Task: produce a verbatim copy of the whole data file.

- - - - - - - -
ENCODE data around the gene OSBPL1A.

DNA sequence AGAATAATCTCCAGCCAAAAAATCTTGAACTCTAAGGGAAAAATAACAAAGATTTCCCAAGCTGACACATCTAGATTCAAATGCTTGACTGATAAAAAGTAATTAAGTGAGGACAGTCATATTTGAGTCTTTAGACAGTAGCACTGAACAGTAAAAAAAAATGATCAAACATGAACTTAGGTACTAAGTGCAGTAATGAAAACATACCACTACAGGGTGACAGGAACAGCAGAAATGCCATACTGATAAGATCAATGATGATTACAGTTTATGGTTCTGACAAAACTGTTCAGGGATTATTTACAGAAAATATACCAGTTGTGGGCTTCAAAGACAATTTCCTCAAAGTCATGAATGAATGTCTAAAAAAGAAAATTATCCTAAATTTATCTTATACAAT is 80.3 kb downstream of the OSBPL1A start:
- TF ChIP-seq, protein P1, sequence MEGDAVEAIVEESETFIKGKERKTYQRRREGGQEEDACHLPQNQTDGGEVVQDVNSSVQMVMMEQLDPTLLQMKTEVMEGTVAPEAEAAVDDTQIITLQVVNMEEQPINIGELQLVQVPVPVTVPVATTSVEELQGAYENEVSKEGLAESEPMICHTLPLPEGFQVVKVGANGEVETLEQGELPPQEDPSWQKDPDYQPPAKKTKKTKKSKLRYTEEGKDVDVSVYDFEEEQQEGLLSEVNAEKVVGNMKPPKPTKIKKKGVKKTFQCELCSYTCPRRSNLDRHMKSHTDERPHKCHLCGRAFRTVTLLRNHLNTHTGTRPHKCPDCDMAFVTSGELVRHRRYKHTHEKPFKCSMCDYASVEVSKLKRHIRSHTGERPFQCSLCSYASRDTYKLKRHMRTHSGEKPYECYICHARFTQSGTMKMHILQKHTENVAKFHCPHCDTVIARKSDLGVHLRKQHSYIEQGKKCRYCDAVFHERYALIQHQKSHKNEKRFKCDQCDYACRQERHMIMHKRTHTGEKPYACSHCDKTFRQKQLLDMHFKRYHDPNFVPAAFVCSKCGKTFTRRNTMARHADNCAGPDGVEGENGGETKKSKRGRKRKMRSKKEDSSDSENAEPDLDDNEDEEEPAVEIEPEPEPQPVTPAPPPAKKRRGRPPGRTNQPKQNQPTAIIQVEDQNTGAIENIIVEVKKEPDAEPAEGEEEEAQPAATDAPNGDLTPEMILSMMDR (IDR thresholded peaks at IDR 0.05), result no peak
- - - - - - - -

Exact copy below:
ENCODE data around the gene OSBPL1A.

DNA sequence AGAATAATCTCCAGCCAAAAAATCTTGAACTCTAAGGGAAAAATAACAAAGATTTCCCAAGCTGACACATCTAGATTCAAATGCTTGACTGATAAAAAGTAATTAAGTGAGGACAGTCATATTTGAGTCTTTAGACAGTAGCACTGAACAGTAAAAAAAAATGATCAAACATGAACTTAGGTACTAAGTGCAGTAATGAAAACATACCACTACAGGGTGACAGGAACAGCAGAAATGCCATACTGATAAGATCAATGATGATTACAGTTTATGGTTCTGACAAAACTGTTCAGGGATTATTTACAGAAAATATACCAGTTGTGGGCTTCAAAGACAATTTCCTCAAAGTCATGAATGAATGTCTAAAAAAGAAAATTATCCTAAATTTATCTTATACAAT is 80.3 kb downstream of the OSBPL1A start:
- TF ChIP-seq, protein P1, sequence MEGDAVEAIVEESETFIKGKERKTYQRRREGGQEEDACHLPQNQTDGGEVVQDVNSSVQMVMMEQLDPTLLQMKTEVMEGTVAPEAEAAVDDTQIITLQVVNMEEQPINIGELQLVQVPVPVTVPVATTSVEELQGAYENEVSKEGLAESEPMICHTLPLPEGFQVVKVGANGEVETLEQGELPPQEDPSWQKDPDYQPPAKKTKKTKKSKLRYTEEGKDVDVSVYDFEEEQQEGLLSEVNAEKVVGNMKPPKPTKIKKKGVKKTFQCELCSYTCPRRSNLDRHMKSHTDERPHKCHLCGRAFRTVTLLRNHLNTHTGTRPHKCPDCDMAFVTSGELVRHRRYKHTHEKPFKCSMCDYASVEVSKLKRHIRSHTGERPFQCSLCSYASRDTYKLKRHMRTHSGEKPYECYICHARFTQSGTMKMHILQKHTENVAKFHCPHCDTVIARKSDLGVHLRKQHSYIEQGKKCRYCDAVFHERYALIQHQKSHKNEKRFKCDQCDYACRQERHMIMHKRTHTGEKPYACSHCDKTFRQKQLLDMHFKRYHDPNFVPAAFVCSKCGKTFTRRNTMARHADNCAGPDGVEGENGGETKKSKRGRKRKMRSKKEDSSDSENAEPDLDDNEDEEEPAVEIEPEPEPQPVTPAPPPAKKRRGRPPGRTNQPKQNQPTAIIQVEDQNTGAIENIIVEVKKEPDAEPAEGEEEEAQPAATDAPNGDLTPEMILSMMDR (IDR thresholded peaks at IDR 0.05), result no peak